Eve 6's Max Collins on Oasis, TRL and writing another "Inside Out"

Categories: Q&A
PIC1_EVE6_LisaJohnson.jpg
Photo by Lisa Johnson
By Andrew Penkalski

Max Collins and his SoCal rock act Eve 6 have carried out a remarkably dormant existence over the past decade -- a period that has seen their ubiquitous brand of radio rock sink further toward profound unprofitability. To no fault of the band's own, industry tools of promotion and distribution have been diffused in a way that doesn't necessarily allow for BMG Music to take A&R gambles on a trio of high schoolers, as was the case with Collins and co. back in 1998.

It also may be why their current tour and new album, last month's Speak in Code, seem timely. It was only ten years ago when "Here's to the Night" occupied a cushy role for early aught prom nights -- affairs that were powered by little more than a 20-something alumnus' catalogue of CD-Rs. But since nostalgia continues to manifest itself, Collins will perform those songs you and your friends really loved a whole ten years ago tonight at Varsity Theater. Here's his conversation with Gimme Noise.

Gimme Noise: I was about 11 when "Here's to the Night" came out, but a lot of my peers still have a fondness for those radio staples. So ten or fifteen years later, are you guys beginning to notice any generational gaps in the audience?

Max Collins: Yeah, there's sort of a cross-section. There are people that are kind of our age that grew up with the band, and then there are younger kids as well. We're grateful to have the fans that we do. But it's a healthy bunch. I haven't seen any people getting wheeled in or anything like that.

GN: So you guys signed with Fearless Records last year, which is a smaller, younger label. How has that working experience compared to your major-label beginnings at 19 years old?

MC: It's been incredible. We just keep learning the same kind of happy lesson when it comes to our team and the people we work with and just going where there's the most genuine enthusiasm and beliefs as opposed to the person with the biggest resume or whatever. And Fearless is a small but energetic group of thoughtful, savvy people who really love music, so it's pretty refreshing. They've been working their asses off.

GN: Comparing that experience with the bands beginnings, did RCA Records give you guys a decent amount of creative control back in 1998 for your first record?

They didn't at first, but that wasn't through any virtue of their own. I think they just didn't really care. We got signed in high school, and I think [RCA's] feeling was "let's just kind of sit back and watch and see if it becomes anything interesting." I don't think they thought it did until they actually heard the recordings we did with [producer] Don Gilmore. Then they gave us a little bit of money. They left us alone entirely, because we weren't a priority. They were focused on other things. Then they listened to a handful of songs -- one of which was "Inside Out." I don't think they were clamoring around that song as an isolated thing yet, but I guess they figured that it was the result they got by not sticking their noses in, so they let us just finish the record.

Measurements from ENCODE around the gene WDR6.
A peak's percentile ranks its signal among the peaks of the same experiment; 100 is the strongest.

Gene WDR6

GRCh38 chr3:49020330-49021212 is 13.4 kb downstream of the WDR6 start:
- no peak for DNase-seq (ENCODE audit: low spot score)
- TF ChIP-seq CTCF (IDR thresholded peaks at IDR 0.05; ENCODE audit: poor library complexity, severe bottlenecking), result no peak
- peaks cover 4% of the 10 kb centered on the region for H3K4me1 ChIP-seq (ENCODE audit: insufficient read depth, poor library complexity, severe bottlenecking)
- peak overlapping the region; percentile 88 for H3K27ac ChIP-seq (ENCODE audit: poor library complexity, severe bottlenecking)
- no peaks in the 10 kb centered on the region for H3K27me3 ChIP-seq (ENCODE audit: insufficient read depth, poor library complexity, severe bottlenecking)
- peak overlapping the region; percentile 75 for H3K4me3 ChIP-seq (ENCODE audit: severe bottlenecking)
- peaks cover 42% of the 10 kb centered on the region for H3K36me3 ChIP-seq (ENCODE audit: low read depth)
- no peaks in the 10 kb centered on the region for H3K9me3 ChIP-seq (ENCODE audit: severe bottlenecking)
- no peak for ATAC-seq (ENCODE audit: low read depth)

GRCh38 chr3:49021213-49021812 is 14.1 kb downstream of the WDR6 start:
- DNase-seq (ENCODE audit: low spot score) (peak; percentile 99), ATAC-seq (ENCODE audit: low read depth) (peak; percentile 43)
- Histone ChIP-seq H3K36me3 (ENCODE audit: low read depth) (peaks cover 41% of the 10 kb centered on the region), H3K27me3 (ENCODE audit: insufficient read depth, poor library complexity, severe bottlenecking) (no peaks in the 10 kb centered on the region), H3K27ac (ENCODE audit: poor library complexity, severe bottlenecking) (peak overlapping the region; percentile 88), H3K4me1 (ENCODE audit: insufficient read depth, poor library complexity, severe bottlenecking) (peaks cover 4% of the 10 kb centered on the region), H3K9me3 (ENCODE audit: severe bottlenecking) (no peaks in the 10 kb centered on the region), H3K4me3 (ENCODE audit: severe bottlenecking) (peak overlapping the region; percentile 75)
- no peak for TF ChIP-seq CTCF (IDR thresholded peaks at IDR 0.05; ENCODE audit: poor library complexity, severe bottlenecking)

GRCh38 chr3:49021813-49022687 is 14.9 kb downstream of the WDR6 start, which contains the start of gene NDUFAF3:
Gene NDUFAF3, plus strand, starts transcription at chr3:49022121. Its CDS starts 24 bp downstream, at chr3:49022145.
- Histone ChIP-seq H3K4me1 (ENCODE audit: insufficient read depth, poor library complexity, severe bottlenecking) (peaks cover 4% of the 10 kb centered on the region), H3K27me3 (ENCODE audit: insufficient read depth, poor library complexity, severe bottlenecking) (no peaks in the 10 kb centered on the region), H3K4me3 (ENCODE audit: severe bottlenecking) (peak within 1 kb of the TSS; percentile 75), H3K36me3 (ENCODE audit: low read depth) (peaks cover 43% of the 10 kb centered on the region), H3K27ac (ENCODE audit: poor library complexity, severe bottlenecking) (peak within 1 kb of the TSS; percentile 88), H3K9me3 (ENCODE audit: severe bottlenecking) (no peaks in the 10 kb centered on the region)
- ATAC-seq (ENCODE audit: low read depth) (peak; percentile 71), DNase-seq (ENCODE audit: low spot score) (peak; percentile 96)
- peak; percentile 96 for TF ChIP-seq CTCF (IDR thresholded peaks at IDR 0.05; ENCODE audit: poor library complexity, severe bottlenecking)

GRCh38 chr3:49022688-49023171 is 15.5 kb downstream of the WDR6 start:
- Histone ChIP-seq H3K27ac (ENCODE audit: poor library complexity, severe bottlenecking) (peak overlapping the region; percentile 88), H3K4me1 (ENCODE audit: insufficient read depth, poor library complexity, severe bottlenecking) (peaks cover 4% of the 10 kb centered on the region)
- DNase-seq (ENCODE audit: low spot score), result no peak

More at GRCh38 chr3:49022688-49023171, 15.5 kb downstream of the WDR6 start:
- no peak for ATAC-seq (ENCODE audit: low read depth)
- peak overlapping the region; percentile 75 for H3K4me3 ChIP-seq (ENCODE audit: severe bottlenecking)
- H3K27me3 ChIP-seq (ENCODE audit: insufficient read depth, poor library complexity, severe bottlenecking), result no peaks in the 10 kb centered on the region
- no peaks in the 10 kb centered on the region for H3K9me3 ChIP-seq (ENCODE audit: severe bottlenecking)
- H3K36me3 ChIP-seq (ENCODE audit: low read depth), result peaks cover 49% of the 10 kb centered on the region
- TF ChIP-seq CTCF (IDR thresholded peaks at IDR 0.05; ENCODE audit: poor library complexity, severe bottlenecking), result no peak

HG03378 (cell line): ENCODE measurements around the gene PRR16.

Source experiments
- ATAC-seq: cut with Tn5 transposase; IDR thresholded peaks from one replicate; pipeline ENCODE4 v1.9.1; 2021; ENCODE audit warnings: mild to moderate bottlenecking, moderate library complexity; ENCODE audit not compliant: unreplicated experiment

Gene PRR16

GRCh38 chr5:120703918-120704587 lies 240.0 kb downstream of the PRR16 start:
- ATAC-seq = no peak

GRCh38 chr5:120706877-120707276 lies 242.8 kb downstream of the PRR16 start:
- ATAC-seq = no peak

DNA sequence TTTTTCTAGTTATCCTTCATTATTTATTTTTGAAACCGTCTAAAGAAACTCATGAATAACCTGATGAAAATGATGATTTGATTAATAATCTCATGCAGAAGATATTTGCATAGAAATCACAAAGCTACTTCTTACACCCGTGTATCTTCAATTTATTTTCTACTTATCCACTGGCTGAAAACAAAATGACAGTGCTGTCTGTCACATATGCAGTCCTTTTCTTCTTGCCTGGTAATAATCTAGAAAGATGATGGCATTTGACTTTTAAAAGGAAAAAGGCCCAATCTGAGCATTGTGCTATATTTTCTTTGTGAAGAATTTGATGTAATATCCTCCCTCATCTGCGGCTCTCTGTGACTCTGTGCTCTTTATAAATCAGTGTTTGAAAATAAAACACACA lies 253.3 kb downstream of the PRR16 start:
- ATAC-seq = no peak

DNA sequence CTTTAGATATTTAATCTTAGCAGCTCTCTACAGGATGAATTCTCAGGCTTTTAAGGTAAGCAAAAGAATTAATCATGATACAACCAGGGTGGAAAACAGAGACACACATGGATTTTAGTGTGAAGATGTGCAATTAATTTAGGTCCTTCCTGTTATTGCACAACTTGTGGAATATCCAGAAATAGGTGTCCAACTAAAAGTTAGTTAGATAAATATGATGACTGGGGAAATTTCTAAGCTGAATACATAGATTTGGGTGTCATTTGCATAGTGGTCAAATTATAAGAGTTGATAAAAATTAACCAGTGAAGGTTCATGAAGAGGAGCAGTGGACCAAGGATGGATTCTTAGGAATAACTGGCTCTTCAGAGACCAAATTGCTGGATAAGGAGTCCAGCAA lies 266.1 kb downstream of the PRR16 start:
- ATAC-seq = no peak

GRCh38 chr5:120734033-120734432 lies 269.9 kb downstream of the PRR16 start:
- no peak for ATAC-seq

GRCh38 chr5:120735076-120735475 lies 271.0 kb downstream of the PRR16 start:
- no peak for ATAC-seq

GN: I remember you guys being one of the last great TRL dominators on MTV right before the Internet started changing how music is promoted and distributed. Do you look at the older rock 'n roll standards like the music video with any sense of fondness?

MC: Yeah, our band still has the opportunity to do what we do and have our reach and fan base and name value in large part because of the resources and money that were available to us. Bands coming out now have it a lot harder to find that. We're definitely grateful for it. It's allowed us to stick around just because of the reach we had back then.

GN: The first song on Speak in Code has the line, "Goodbye to rock 'n roll." Is rock 'n roll stardom and Eve 6's own success something you still think about while writing songs?

MC: I don't normally write this way, but for that song I had the concept to write a song from Noel to Liam Gallagher not long after that breakup. There's aspects of that story I can identify with. I think that's always been something in the back of my mind. This is all I know. It's what I love, and it's all I know. I don't have any other skills. We walked out of high school on to a tour bus. That realization is sort of energizing and terrifying at the same time.

GN: What is it about the Liam and Noel relationship that you're drawn to?

MC: Well I'm a big fan of the band, and it's just kind of tragic in a way. You know, they're brothers. I mean they were band mates, and that's an intimate relationship as a starting point. But they're brothers, and the fact that there seems to be genuine vitriol and negativity to the extent that they're not able to play together at all. That's heavy stuff.

GN: Do you ever think you'll write a song as massively popular as "Inside Out" or "Here's to the Night" again?

MC: Oh, man. I think it would be amazing if that happened, but to have any expectation for that is insane. I feel lucky to have had those two. And "Victoria" is getting great radio support, which is amazing also. But no. That's not how we're trying to define the success of the band.

Eve 6. With Fall From Grace. 18+, $18-$20, 7 p.m., Thursday, May 24 at Varsity Theater; click here.


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1 comments
Stephon Marbury
Stephon Marbury

Andy Penkalski is one of my favorite local writers. Glad he's aboard.

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